CanadaEnforcementUSAmerican investors sue Aurora Cannabis and HEXO for misleading them

Aurora Cannabis, HEXO and Sundial are facing class-action lawsuits for making misleading claims to investors
Michelle Gamage Michelle GamageDecember 3, 20198 min

American investors are suing Canadian cannabis companies in class-action lawsuits for misleading claims made to investors.

Class-action lawsuits are being launched against industry giants Aurora Cannabis, Inc. (TSX: ACB and NYSE: ACB), HEXO Corp. (TSX: HEXO and NYSEL HEXO) and Sundial Growers Inc. (NYSE: SNDL) after the companies allegedly built themselves up to be better than they really were.

Each case is unique but all of them boil down to one similar theme: American investors are pissed off because they lost money — a lot of money.

Cannabis stocks have been on a steep decline since the end of spring 2019, with everyone from heavyweights to penny stocks taking blows. And with the market capitalization of just the top 10 companies alone shrinking by $33.18 billion over the past year, investors are also feeling the crunch.

Read more: Market capitalization shrinks by $33.18 billion for top 10 Canadian cannabis companies since legalization 

So now investors are turning to the courts to determine if these cannabis companies lied about what they could deliver, and to recoup some of their losses.

No clear skies for Aurora’s class-action lawsuit blues

Aurora’s troubles began after it released its quarterly report Nov. 14 for the period ended Sept. 30, 2019. The company said its sales had dropped by 24 per cent and, in order to save on some cash, it would also freeze construction on its Finnish Aurora Nordic 2 facility and Canadian Aurora Sun facility.

American investors sue Aurora Cannabis and HEXO for misleading them
Sundial reportedly shipped out mouldy weed, which investors say means the company is misleading when it says it provides “high-quality, consistent cannabis.” Photo courtesy of Deposit Photos. 

Read more: Investors dump Aurora Cannabis stock after ugly Q1 report

Aurora’s stocks tumbled 18 per cent to a two-year low the next day.

The class-action lawsuit, filed Nov. 21, alleges Aurora mislead investors from Sept. 11, 2019 to Nov. 14, 2019 because the company did not tell investors there would be a revenue slump for the first quarter of fiscal 2020. Investors also should have been given a heads up about stopping construction on the two facilities, it adds.

Aurora’s shareholders hold an equity of $4.47 billion held in just over 1 trillion common shares, according to the Q1 report, and law firms are hoping to be hired out by investors who lost more than US$100,000 in investments to join the class-action lawsuit.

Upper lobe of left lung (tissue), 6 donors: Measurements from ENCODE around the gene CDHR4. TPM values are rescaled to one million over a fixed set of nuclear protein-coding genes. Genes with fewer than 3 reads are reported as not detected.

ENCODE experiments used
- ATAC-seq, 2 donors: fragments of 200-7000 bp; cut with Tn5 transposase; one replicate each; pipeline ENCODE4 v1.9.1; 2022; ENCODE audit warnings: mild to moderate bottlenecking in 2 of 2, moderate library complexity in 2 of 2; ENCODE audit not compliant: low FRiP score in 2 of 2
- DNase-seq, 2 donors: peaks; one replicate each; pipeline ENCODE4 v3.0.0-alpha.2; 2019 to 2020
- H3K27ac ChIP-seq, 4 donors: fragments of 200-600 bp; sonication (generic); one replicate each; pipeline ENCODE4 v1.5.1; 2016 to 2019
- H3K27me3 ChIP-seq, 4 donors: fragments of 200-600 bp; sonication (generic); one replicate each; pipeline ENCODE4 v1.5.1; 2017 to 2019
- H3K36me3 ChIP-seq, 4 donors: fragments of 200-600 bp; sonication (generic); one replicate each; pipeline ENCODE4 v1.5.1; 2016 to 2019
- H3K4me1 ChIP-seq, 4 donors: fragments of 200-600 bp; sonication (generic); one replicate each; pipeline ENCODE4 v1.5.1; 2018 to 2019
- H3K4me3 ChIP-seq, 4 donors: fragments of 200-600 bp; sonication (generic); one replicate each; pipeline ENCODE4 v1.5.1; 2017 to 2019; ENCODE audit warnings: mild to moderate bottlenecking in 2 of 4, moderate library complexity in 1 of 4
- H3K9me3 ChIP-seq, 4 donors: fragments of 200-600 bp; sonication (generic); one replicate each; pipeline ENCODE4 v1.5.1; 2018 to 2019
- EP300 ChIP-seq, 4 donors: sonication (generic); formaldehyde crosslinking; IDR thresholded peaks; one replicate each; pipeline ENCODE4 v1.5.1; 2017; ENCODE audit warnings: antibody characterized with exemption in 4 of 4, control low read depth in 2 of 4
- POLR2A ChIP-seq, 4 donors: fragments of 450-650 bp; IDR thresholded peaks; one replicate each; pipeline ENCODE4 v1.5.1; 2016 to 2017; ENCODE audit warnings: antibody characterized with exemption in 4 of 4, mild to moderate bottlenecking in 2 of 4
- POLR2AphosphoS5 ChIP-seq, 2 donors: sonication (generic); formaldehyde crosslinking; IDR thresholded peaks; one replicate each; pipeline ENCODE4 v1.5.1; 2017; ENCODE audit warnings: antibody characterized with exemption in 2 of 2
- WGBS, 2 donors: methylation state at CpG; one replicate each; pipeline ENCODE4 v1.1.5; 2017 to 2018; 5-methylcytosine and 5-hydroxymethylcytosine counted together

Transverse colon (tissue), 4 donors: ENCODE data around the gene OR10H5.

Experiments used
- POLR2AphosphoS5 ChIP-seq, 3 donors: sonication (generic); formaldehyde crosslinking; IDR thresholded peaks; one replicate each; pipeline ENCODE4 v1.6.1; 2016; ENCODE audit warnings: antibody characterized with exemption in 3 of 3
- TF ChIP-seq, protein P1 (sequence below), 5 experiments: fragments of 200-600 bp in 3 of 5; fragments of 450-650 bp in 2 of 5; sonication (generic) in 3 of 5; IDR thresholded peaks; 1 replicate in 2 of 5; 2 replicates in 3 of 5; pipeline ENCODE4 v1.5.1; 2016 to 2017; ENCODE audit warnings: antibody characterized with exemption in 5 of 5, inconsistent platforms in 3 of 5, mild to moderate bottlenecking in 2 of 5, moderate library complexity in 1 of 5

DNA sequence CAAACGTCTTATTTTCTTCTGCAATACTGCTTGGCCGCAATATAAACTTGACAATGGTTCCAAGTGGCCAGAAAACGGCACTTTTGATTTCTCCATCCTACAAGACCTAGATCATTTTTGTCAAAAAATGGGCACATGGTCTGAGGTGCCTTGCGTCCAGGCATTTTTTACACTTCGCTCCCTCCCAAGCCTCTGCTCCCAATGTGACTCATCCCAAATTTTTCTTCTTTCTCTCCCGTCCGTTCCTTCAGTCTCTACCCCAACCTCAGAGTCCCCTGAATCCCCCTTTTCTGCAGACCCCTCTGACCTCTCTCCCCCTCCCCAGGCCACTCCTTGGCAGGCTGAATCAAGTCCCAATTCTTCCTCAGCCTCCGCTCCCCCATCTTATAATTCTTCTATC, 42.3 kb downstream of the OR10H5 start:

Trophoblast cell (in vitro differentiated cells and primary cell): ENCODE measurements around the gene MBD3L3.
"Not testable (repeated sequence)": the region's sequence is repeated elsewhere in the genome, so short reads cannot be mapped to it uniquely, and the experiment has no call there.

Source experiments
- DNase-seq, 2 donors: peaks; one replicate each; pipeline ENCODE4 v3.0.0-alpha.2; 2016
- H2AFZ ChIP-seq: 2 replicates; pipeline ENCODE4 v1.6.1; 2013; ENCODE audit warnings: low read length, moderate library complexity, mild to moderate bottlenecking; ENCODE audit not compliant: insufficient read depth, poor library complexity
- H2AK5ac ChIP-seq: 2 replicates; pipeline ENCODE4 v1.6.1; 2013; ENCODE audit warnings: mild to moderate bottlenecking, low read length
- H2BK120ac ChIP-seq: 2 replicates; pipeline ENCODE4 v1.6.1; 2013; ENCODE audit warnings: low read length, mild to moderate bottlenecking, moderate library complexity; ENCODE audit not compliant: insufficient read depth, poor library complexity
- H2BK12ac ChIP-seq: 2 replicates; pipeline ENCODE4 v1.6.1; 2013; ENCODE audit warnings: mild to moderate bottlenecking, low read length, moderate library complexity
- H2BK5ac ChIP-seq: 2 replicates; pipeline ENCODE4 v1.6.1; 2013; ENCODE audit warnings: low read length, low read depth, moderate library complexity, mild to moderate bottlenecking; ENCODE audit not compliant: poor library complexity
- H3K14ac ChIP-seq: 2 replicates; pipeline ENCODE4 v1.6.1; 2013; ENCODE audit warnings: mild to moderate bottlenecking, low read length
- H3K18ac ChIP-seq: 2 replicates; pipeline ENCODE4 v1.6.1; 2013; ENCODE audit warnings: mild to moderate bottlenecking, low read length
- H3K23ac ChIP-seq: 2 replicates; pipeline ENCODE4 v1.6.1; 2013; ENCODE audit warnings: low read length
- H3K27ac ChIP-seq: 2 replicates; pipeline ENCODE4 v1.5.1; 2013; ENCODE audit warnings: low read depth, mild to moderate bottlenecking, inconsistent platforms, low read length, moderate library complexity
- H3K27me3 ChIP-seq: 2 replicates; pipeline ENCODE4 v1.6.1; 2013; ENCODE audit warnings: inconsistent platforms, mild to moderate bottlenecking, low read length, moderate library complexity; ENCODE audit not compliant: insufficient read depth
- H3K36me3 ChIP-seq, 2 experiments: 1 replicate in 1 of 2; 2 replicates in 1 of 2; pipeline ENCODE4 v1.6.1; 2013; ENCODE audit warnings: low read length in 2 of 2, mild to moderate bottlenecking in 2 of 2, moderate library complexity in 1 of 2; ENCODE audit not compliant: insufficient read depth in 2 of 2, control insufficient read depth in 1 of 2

Lack of clash flow contributing to HEXO’s woes 

It’s been a rough year for HEXO too, with its stock peaking in April at $10.48 a share then tumbling to $2.86 today.

In October, Hexo announced it was laying off 200 employees in attempt to cut back on costs, and then reported a fourth quarter net loss of $56.7 million for its period ended July 31, 2019 —  three times higher than analysts predicted.

Read more: Hexo’s October freefall continues after pot firm reports $56.7 million loss 

In the class-action lawsuit against the Quebec company plaintiffs say there were three main wrongs committed between Jan. 25, 2019 to Nov. 15, 2019: Through sloppy bookkeeping HEXO misrepresented its inventory numbers, and then the company intentionally shipped more product to retailers than retailers could reasonably sell in order to over-inflate HEXO’s revenue numbers, the lawsuit alleges. The lawsuit also accuses HEXO of misleading investors by growing cannabis in unlicensed rooms in its Niagara, Ont. facility — though the company has been cleared of any wrongdoing by Health Canada, according to the Globe and Mail.

No sunny skies for Sundial Growers

When Sundial went public on the Nasdaq Aug. 1, 2019 it made $143 million in one day, selling 11 million shares for $13 a pop. In the company’s initial public offering, it promised to deliver “high-quality, consistent cannabis.”

Read more: American investors are suing Sundial Growers fro falsely advertising itself 

So when news broke 14 days later that Sundial was shipping out mouldy weed, investors got upset.

Their lawsuit, launched Sept. 25, 2019, alleges Sundial falsely advertised itself to investors when it went public, without first giving investors a heads up that sometimes the company didn’t always produce high-quality cannabis.

In a press release Sundial responded to the class-action lawsuit, calling it baseless and completely without merit.

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